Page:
Fair By Design is a movement dedicated to ending the Poverty Premium: people in poverty pay more for a range of products, including high-cost credit; rent-to-own products such as kitchen appliances; and insurance in less affluent postcodes. Our Campaign works with businesses, government, and regulators to design out the Poverty Premium. Our Venture Fund provides capital to help grow innovative ventures developing products that make markets fairer.

About Wayra

Wayra is the most global, connected and technological open innovation hub in the world. Under the Telefónica brand Wayra currently operates in 10 countries: Argentina, Brazil, Chile, Colombia, Germany, Mexico, Peru, Spain, the United Kingdom and Venezuela.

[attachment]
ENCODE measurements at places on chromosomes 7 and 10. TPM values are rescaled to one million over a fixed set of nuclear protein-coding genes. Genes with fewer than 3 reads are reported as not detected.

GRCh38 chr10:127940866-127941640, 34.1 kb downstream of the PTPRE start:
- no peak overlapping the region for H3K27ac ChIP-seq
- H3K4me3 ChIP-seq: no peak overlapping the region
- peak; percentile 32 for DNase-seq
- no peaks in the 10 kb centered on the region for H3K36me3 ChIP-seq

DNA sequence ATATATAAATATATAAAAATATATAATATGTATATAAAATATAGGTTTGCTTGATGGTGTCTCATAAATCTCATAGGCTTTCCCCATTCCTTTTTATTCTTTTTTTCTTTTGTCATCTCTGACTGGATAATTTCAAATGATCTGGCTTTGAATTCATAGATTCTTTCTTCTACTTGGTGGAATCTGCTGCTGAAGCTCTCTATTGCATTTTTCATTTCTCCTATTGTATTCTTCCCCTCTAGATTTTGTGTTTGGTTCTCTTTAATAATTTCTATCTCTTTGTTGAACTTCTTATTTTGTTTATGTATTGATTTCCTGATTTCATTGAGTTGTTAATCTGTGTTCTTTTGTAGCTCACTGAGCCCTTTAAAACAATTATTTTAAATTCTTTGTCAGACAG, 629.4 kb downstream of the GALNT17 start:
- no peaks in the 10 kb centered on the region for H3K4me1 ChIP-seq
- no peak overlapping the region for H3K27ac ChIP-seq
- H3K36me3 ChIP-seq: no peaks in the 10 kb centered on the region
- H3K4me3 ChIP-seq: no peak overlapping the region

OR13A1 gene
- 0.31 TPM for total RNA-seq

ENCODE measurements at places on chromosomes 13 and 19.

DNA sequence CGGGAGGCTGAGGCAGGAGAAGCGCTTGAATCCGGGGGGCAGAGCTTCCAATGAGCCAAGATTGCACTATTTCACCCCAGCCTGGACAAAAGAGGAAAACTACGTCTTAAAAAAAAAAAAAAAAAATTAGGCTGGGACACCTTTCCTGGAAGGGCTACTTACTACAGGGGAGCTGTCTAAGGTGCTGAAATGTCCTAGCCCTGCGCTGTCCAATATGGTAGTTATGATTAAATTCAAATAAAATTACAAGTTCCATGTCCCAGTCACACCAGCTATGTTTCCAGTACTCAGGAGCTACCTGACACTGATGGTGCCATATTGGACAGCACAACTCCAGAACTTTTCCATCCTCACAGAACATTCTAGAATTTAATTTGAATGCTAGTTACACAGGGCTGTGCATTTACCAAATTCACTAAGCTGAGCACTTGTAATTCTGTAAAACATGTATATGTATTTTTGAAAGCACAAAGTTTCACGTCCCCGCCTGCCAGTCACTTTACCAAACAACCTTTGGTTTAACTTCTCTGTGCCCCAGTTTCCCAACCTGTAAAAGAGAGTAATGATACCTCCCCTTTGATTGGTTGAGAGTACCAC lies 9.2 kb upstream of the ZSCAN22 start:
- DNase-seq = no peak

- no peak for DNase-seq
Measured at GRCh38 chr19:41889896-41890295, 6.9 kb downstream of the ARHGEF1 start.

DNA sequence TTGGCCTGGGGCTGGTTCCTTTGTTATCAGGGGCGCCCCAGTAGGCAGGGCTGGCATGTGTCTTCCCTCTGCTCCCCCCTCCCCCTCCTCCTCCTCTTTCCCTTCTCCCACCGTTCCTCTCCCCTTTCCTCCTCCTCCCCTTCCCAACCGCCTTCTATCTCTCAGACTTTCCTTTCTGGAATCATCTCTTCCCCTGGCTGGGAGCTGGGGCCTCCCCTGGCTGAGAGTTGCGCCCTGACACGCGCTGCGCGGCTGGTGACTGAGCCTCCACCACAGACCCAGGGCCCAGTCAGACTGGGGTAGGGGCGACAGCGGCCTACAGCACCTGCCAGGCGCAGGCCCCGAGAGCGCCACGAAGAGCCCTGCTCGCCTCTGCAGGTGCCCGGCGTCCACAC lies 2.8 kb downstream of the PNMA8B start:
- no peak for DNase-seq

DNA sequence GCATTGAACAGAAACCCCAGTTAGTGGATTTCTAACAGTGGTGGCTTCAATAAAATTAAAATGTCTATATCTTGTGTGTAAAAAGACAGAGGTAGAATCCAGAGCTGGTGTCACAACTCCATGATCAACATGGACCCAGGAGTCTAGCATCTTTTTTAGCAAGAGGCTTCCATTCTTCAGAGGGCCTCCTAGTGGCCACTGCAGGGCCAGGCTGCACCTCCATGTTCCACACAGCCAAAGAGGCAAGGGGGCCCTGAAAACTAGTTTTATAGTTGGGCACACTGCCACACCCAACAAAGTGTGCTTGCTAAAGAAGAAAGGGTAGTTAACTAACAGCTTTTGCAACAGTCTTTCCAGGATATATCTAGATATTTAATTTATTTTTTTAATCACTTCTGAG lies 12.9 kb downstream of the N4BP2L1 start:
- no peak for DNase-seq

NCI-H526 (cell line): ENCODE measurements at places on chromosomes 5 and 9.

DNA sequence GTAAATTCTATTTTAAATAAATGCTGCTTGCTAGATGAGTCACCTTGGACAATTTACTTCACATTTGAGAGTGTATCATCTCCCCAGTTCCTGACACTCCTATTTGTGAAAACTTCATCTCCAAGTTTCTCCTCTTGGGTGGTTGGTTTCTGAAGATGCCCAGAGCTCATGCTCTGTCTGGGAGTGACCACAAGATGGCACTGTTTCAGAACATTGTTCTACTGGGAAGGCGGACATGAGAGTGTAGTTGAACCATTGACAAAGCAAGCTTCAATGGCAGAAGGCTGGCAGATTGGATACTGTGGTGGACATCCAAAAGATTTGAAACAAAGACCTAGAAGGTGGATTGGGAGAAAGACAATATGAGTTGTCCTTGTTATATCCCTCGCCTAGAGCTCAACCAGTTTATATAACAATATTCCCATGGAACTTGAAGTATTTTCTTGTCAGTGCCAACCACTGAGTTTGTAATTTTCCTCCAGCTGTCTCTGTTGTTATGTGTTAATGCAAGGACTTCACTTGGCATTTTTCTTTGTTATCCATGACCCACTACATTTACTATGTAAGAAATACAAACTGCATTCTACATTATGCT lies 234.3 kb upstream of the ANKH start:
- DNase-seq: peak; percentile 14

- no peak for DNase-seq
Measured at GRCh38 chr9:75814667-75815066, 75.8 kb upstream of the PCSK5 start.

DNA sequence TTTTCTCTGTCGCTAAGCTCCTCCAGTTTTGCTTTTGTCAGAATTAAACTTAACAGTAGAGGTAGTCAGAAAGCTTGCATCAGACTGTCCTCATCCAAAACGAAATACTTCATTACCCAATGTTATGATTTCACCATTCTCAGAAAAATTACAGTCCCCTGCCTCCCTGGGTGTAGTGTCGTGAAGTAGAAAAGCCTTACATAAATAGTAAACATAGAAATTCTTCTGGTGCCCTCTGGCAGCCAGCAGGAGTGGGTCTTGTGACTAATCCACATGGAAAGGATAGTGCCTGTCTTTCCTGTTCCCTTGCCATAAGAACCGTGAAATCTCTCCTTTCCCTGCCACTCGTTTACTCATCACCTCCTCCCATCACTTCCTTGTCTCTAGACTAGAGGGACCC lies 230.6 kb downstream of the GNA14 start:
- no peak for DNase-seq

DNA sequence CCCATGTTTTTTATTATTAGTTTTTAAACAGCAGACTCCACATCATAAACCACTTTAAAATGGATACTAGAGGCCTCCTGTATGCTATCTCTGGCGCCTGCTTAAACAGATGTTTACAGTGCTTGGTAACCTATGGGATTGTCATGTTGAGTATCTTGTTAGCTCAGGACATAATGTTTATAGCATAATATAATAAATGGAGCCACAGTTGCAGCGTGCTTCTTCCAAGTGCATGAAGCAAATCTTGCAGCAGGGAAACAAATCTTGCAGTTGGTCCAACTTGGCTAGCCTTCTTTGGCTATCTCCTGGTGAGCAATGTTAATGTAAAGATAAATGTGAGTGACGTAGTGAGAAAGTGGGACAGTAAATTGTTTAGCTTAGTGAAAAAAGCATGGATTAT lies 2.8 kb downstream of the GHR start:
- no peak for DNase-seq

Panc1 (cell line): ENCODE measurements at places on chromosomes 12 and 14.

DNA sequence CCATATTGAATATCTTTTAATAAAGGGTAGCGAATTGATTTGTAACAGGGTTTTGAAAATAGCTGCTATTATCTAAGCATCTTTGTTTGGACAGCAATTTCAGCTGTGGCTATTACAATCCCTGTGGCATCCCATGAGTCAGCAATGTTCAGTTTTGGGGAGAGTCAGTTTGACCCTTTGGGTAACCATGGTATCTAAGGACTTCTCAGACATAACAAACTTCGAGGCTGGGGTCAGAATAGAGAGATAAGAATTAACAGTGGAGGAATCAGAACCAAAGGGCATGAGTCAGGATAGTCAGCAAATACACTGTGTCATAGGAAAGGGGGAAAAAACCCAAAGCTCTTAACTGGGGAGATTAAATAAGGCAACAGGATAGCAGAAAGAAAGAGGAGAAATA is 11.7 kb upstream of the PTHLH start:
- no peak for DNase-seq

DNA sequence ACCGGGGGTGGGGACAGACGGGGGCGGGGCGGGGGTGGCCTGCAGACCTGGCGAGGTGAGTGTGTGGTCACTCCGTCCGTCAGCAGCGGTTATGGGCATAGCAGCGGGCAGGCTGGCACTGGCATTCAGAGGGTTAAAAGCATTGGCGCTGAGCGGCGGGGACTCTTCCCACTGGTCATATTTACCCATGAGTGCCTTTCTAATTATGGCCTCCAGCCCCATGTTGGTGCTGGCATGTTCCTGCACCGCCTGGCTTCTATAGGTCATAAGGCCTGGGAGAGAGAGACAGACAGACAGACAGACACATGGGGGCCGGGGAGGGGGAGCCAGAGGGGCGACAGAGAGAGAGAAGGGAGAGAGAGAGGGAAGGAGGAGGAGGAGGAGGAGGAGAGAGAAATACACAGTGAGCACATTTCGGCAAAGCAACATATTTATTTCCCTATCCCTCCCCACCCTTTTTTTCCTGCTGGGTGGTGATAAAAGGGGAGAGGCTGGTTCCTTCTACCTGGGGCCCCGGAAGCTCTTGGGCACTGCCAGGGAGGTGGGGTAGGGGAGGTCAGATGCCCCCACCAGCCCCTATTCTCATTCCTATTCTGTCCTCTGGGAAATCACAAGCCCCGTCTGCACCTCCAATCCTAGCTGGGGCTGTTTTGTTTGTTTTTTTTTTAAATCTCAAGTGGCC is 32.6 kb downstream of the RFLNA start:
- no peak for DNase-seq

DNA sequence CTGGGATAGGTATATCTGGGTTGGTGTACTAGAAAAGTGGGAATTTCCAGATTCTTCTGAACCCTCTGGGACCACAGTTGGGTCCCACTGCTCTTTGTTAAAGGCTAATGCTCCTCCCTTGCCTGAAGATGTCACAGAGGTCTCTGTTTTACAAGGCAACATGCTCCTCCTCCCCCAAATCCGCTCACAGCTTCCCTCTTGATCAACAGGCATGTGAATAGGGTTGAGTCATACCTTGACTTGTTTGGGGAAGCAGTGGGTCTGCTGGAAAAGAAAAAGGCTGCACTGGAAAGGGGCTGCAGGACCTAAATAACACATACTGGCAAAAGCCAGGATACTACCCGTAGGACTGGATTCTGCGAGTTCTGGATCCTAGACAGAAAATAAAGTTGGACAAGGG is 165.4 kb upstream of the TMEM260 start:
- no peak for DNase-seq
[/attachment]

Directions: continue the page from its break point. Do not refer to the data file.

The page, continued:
Our hubs have raised over $248 million through third-party investors for our companies. Our global presence allows us to be at the helm of innovation, shoulder to shoulder with driven entrepreneurs and in a position to engage the right partners, corporate leaders, investors, serial entrepreneurs and leaders of industries for business.

We have been committed partners for seven years and connect innovators with Telefónica and generate joint business opportunities. We offer unparalleled access to Telefónica’s 350 million customers and clients across multiple countries. We are a unique and effective interface between both entrepreneurs and our network of corporates, governments and other partners in the 17 countries in which Telefónica global operates.

Wagestream Featured in the Economist!

Source: the Economist